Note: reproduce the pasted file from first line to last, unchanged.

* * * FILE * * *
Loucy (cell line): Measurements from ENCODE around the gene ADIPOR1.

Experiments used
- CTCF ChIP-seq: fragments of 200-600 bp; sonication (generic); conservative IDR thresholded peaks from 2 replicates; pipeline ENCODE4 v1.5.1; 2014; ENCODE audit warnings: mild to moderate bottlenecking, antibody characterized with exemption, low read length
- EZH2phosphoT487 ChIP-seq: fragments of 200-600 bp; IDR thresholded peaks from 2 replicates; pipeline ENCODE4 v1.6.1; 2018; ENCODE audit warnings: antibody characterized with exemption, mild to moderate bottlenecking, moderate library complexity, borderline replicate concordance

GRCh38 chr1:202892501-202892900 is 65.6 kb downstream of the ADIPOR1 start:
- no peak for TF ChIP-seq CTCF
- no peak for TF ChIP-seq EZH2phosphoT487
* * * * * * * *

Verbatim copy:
Loucy (cell line): Measurements from ENCODE around the gene ADIPOR1.

Experiments used
- CTCF ChIP-seq: fragments of 200-600 bp; sonication (generic); conservative IDR thresholded peaks from 2 replicates; pipeline ENCODE4 v1.5.1; 2014; ENCODE audit warnings: mild to moderate bottlenecking, antibody characterized with exemption, low read length
- EZH2phosphoT487 ChIP-seq: fragments of 200-600 bp; IDR thresholded peaks from 2 replicates; pipeline ENCODE4 v1.6.1; 2018; ENCODE audit warnings: antibody characterized with exemption, mild to moderate bottlenecking, moderate library complexity, borderline replicate concordance

GRCh38 chr1:202892501-202892900 is 65.6 kb downstream of the ADIPOR1 start:
- no peak for TF ChIP-seq CTCF
- no peak for TF ChIP-seq EZH2phosphoT487